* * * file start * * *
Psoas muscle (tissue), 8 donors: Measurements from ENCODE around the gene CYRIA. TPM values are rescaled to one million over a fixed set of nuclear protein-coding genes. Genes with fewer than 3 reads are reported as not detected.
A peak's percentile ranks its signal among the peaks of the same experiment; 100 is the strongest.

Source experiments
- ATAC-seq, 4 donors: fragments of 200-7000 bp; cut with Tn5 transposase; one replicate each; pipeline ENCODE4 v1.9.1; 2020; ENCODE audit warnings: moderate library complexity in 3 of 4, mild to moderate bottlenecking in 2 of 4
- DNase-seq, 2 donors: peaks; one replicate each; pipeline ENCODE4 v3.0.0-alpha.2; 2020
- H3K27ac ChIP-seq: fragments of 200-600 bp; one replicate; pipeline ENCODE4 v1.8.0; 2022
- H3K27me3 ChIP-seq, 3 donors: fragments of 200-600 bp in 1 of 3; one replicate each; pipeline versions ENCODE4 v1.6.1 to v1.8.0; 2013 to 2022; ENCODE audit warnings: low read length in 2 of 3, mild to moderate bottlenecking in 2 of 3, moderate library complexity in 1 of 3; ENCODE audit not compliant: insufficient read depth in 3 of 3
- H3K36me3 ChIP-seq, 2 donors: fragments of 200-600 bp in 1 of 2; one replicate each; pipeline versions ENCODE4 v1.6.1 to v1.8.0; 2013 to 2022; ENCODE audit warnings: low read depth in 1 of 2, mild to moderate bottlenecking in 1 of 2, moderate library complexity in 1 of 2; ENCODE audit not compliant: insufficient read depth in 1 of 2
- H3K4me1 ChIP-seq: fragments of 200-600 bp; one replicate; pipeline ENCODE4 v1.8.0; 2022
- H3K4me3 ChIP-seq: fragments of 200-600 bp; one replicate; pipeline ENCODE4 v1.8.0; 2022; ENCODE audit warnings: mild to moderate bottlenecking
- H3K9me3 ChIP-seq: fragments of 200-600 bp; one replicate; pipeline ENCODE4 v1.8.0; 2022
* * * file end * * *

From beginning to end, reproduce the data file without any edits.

Psoas muscle (tissue), 8 donors: Measurements from ENCODE around the gene CYRIA. TPM values are rescaled to one million over a fixed set of nuclear protein-coding genes. Genes with fewer than 3 reads are reported as not detected.
A peak's percentile ranks its signal among the peaks of the same experiment; 100 is the strongest.

Source experiments
- ATAC-seq, 4 donors: fragments of 200-7000 bp; cut with Tn5 transposase; one replicate each; pipeline ENCODE4 v1.9.1; 2020; ENCODE audit warnings: moderate library complexity in 3 of 4, mild to moderate bottlenecking in 2 of 4
- DNase-seq, 2 donors: peaks; one replicate each; pipeline ENCODE4 v3.0.0-alpha.2; 2020
- H3K27ac ChIP-seq: fragments of 200-600 bp; one replicate; pipeline ENCODE4 v1.8.0; 2022
- H3K27me3 ChIP-seq, 3 donors: fragments of 200-600 bp in 1 of 3; one replicate each; pipeline versions ENCODE4 v1.6.1 to v1.8.0; 2013 to 2022; ENCODE audit warnings: low read length in 2 of 3, mild to moderate bottlenecking in 2 of 3, moderate library complexity in 1 of 3; ENCODE audit not compliant: insufficient read depth in 3 of 3
- H3K36me3 ChIP-seq, 2 donors: fragments of 200-600 bp in 1 of 2; one replicate each; pipeline versions ENCODE4 v1.6.1 to v1.8.0; 2013 to 2022; ENCODE audit warnings: low read depth in 1 of 2, mild to moderate bottlenecking in 1 of 2, moderate library complexity in 1 of 2; ENCODE audit not compliant: insufficient read depth in 1 of 2
- H3K4me1 ChIP-seq: fragments of 200-600 bp; one replicate; pipeline ENCODE4 v1.8.0; 2022
- H3K4me3 ChIP-seq: fragments of 200-600 bp; one replicate; pipeline ENCODE4 v1.8.0; 2022; ENCODE audit warnings: mild to moderate bottlenecking
- H3K9me3 ChIP-seq: fragments of 200-600 bp; one replicate; pipeline ENCODE4 v1.8.0; 2022